Gift Giving for Non-Strikers OK

Construction, Forestry, Mining and Energy Union v Corinthian Industries (Australia) Pty Ltd [2014] FCA 239

When some employees of a door manufacturer refused to participate in strikes organised by the CFMEU, their employer’s reward for their loyalty and hard work with gift vouchers was not adverse action taken against the strikers, according to the Federal Court.

The employees who chose to continue working had allowed the company to manage a difficult situation and keep up with orders from valued customers. The management acknowledged these employees had gone the extra mile and ought to be recognised for doing so. The CFMEU decided that this was adverse action because the strikers had not received the vouchers, so took the company to court.

The Federal Court ruled against the CFMEU on all counts. It said the vouchers were clearly given to the employees who had “frequently (been) called upon to work longer hours than they would ordinarily have worked, and at times were called upon to do the jobs of others who were on strike”. The evidence, the Court said, clearly indicated that the vouchers were given only to those employees who did extra duties, and in the case of some state branches of the company not affected by pickets, the vouchers were not given to those employees. In other words, only those employees who worked in difficult circumstances and did the extra duties, were recipients.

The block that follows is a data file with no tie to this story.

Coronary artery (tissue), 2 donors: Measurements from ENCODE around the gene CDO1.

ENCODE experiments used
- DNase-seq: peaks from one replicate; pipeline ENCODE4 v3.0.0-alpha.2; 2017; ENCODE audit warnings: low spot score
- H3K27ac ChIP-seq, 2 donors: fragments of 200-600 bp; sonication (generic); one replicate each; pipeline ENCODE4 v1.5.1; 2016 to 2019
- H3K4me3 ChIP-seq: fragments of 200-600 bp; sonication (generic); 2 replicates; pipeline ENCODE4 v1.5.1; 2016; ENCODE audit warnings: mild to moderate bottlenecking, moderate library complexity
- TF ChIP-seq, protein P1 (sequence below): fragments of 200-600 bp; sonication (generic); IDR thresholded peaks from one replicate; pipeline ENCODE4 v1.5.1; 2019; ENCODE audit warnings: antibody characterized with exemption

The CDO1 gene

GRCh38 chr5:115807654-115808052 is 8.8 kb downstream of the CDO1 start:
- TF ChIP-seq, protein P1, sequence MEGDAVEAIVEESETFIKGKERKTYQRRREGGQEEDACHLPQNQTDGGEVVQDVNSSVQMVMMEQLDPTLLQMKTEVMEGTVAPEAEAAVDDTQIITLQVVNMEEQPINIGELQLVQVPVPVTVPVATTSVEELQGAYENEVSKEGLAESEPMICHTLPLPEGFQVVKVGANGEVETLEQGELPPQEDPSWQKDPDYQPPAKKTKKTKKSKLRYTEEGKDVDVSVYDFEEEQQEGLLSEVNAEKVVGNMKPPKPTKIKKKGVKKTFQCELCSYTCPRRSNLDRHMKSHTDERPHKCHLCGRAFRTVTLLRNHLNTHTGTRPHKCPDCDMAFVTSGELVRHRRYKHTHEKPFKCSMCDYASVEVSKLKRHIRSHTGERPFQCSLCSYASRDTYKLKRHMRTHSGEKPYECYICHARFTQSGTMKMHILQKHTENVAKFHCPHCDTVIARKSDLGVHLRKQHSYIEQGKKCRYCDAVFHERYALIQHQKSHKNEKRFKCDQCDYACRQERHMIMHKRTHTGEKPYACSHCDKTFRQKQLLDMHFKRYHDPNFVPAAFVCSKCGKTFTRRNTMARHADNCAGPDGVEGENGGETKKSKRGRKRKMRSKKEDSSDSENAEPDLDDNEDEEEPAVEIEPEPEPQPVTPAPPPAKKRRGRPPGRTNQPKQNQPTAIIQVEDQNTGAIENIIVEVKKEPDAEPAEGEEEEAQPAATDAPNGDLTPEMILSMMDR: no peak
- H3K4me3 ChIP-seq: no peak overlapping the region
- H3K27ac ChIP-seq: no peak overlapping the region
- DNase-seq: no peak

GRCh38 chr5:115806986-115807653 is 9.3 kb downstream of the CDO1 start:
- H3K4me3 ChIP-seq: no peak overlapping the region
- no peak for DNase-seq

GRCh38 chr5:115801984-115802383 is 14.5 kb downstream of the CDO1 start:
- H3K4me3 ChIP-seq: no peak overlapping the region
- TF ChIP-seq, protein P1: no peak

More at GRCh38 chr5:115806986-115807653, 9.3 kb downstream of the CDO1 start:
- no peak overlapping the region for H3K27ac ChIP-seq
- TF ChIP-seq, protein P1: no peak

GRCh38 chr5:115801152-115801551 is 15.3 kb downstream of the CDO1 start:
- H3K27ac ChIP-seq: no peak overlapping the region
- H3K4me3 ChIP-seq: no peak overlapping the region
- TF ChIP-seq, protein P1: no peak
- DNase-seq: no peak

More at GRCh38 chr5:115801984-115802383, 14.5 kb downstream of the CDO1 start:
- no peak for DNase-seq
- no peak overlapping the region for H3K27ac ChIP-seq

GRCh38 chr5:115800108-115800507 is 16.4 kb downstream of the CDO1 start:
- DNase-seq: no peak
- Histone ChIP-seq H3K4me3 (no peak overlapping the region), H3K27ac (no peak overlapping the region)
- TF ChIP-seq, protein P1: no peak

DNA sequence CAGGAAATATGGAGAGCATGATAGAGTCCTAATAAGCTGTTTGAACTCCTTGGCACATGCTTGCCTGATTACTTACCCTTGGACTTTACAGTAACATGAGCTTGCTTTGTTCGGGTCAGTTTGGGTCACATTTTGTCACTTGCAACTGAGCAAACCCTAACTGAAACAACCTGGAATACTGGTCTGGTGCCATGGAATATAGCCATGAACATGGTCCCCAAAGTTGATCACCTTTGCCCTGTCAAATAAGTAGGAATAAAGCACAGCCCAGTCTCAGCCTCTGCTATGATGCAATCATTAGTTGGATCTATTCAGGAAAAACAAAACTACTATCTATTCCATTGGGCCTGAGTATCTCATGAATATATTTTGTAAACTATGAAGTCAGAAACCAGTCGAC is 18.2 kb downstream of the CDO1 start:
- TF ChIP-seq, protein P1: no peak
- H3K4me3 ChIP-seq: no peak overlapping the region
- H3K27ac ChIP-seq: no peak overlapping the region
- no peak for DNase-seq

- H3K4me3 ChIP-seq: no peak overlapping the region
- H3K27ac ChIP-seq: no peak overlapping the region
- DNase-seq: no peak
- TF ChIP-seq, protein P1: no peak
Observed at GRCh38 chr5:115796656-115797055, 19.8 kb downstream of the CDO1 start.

The Court went on to point out that there was no case to answer on the grounds that the company discriminated against the strikers, or that the strikers were ‘injured’ in their employment by not receiving the vouchers. On the contrary, the law recognised that these issues could arise if there had been different treatment of employees in the same set of circumstances, but clearly here, that was not the case. The only employees who received vouchers were those who had assisted in this period, and in any event, the vouchers were not an entitlement or contractual obligation, but an additional benefit tied to specific behaviours.

This case demonstrates that employers need to take care if they decide to reward employees for loyalty in these circumstances. It is important that any show of support is directly linked to characteristics such as those present in this case, where the company gave the gift vouchers to the non-strikers “as a sign of gratitude by the company for having assisted the company to continue its business and to meet its commercial obligations during a difficult time”.